6
$\begingroup$

Problem:

Given a finite set of strings $\{x_1, x_2, ..., x_n\}$ of length $\ell$ or less from some finite alphabet $\Sigma=\{a_1, a_2, ..., a_k\}$, find the minimal context free grammar that recognizes all of these strings.

If $k$ is a constant, and $n = poly(\ell)$, what can one say about this problem's complexity as $\ell$ grows?

This seems similar to the smallest grammar problem, which is NP-Hard for the optimization problem. However it is a little different because of having multiple strings, since now one needs to recognize each string independently instead of recognizing all of them at once. The smallest grammar problem is clearly a subset of this, but for small $\ell$ this might be much easier to solve, I'm not sure.

Is there a way to approximately solve this problem efficiently?

$\endgroup$
4
  • $\begingroup$ Almost certainly not what you're looking for, but have you seen the Sequitur algorithm? It's a heuristic for a related problem. $\endgroup$
    – D.W.
    Commented Mar 29, 2016 at 8:58
  • $\begingroup$ Oo that is really close/useful for my purposes. You're right it doesn't solve this problem but thanks for the reference. $\endgroup$
    – Phylliida
    Commented Mar 29, 2016 at 15:22
  • 1
    $\begingroup$ How do you measure the size of a CFG? There are lots of different measures, including total number of occurrences of variables and terminals on both sides of all productions in the grammar; number of variable occurrences on both sides of all productions; number of productions; number of distinct variables. (I doubt it will make a great difference to the asymptotic complexity) $\endgroup$ Commented Nov 21, 2023 at 8:49
  • 1
    $\begingroup$ What do you mean by grammar the "recognizes all of these strings"? If you mean that $\{x_1,x_2,...,x_n\}$ is a subset of the language of the grammar, then the answer is surely $O(1)$, since, ignoring a few edge cases, the grammar $\Sigma^*$ will be minimal for the job. So you mean that the language of the grammar is exactly $\{x_1,x_2,...,x_n\}$? $\endgroup$ Commented Nov 21, 2023 at 8:54

3 Answers 3

5
$\begingroup$

The following inapproximability result is known (Theorem 17 in Gruber/Holzer/Wolfsteiner, DLT 2018):

Given a context-free grammar of size $s$ generating a finite language $L$, it is impossible to approximate the minimum grammar size of $L$ within a factor of $o(s^\frac{1}{7})$, unless P = NP.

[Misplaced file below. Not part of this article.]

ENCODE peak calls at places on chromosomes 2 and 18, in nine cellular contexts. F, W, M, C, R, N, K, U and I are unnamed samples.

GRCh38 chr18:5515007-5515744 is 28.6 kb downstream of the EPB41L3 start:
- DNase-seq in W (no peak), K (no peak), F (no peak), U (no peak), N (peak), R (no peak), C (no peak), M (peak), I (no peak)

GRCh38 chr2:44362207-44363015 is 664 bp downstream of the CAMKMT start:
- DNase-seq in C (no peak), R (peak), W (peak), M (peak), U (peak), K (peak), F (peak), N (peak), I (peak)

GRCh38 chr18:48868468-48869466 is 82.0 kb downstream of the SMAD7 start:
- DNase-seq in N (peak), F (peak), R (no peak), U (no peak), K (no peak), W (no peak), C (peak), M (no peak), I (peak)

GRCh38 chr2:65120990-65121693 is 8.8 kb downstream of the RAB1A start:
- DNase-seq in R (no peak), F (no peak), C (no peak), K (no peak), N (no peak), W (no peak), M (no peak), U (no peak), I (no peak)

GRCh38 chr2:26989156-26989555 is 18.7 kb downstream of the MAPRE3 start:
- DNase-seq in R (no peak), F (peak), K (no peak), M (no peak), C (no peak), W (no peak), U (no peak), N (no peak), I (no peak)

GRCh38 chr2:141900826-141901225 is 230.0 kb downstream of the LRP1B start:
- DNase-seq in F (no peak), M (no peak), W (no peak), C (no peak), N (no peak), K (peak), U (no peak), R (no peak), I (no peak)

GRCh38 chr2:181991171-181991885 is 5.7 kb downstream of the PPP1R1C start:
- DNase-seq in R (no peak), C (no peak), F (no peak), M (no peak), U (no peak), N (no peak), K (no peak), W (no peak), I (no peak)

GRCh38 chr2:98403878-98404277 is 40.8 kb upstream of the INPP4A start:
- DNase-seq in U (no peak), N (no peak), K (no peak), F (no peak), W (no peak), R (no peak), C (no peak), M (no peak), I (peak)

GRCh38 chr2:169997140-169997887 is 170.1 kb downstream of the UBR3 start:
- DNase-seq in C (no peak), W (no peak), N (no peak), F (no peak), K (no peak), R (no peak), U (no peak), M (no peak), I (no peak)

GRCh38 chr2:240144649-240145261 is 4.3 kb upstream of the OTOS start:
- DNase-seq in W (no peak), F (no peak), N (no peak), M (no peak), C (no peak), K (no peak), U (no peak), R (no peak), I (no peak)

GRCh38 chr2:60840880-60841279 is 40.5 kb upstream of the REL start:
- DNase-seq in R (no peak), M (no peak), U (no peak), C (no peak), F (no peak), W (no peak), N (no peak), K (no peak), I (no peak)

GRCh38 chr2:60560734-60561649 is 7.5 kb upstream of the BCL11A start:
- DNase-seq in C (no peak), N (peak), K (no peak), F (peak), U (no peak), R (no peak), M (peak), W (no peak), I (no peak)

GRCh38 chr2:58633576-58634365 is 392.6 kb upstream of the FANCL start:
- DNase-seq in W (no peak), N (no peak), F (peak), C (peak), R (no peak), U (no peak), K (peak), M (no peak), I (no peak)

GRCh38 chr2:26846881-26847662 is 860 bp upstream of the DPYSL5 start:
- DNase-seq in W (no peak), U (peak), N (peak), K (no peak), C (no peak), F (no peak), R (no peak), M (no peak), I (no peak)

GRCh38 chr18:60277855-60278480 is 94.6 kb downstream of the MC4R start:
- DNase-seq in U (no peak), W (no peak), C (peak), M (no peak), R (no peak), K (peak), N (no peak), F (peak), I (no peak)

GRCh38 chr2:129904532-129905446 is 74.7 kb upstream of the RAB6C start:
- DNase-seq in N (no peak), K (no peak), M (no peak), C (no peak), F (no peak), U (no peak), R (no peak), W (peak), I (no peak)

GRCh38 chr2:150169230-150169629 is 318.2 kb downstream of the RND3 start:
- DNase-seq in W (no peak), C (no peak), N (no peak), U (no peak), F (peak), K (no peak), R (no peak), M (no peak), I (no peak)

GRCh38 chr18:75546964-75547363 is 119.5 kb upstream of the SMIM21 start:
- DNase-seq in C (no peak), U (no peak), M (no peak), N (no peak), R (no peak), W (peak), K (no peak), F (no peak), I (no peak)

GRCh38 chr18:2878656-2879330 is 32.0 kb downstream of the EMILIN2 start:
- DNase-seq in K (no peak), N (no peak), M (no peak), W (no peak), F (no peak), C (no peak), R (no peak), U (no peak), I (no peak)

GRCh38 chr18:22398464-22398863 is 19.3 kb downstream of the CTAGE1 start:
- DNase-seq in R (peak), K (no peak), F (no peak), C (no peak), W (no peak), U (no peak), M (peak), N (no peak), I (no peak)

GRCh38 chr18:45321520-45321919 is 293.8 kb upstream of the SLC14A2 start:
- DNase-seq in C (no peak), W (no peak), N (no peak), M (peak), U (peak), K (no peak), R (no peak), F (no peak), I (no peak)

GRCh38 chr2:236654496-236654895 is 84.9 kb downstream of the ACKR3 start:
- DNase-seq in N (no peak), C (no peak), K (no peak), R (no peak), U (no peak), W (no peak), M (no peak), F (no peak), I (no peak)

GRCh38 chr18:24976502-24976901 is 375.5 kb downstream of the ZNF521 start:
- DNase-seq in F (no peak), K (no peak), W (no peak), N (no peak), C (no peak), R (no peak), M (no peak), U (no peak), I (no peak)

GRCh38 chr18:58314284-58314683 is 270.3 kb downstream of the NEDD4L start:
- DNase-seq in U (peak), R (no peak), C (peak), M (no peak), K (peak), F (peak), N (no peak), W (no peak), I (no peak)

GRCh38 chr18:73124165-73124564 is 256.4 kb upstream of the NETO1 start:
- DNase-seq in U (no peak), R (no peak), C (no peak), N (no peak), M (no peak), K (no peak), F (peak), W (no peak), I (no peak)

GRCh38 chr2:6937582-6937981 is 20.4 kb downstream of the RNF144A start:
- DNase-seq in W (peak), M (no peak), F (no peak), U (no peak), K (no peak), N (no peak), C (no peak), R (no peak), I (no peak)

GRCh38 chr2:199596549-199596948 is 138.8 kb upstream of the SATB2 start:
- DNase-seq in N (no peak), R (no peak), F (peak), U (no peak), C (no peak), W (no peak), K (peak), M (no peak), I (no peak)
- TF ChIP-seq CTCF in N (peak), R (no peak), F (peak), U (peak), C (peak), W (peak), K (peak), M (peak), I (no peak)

Hermann Gruber, Markus Holzer, and Simon Wolfsteiner. On Minimal Grammar Problems for Finite Languages. In Mizuho Hoshi and Shinnosuke Seki, editors, 22nd International Conference on Developments in Language Theory (DLT 2018), Tokyo, Japan, volume 11088 of Lecture Notes in Computer Science, pages 342--353. Springer, September 2018.

Notice that the number of words in the reduction is exponential in their length. To my knowledge, there are no research papers that address the exact case of polynomially many words. But the theorem shows the important point, in that it disproves the intuition that there may be a "quantity discount" effect if we want one minimal grammar for many words.

(A late answer; I hope it will still prove useful for somebody.)

$\endgroup$
4
$\begingroup$

If $\ell$ and $k$ are fixed, there are only finitely many possible problem instances, so you can write a program that has a hardcoded table of all possible instances and their solutions. Consequently, the complexity will be $O(1)$, if you consider $\ell$ and $k$ as fixed and look at the asymptotics as $n$ increases.

Why are there only finitely many possible problem instances? Because when $\Sigma$ and $\ell$ are fixed and $\Sigma$ is finite, there are only finitely many subsets of $\Sigma^1 \cup \Sigma^2 \cup \Sigma^3 \cup \cdots \cup \Sigma^{\ell}$.

$\endgroup$
1
  • 1
    $\begingroup$ While you are technically correct, isn't this lookup table massive for any reasonable $\ell$ and $k$? Specifically, you have $\sum_{i=1}^\ell k^i=(k (k^\ell-1))/(k-1)$ possible strings, and thus $2^{\sum_{i=1}^\ell k^i}$ possible problem instances. It's my fault for not specifying that I would like a reasonable dependence on $\ell$ and $k$, but I figured a solution should be fairly reasonable for small $\ell$ and $k$ (say less than 15), yet your lookup table for $\ell=3$ and $k=3$ has 549,755,813,888 possible elements. $\endgroup$
    – Phylliida
    Commented Mar 28, 2016 at 19:59
2
$\begingroup$

Worst case you have a Kolmogorov complexity issue where you have chosen half of the $k^l$ words at random. Since it is random your CFG has to take $O(k^l)$ space since it cannot compress.

$\endgroup$
1
  • 1
    $\begingroup$ Your answer is talking about the size of the smallest CFG. The question seems to be asking about the running time of an algorithm to find the smallest CFG. Therefore, while it's a valid comment, it doesn't seem to answer the question that was asked. $\endgroup$
    – D.W.
    Commented Mar 29, 2016 at 8:14

Your Answer

By clicking “Post Your Answer”, you agree to our terms of service and acknowledge you have read our privacy policy.

Not the answer you're looking for? Browse other questions tagged or ask your own question.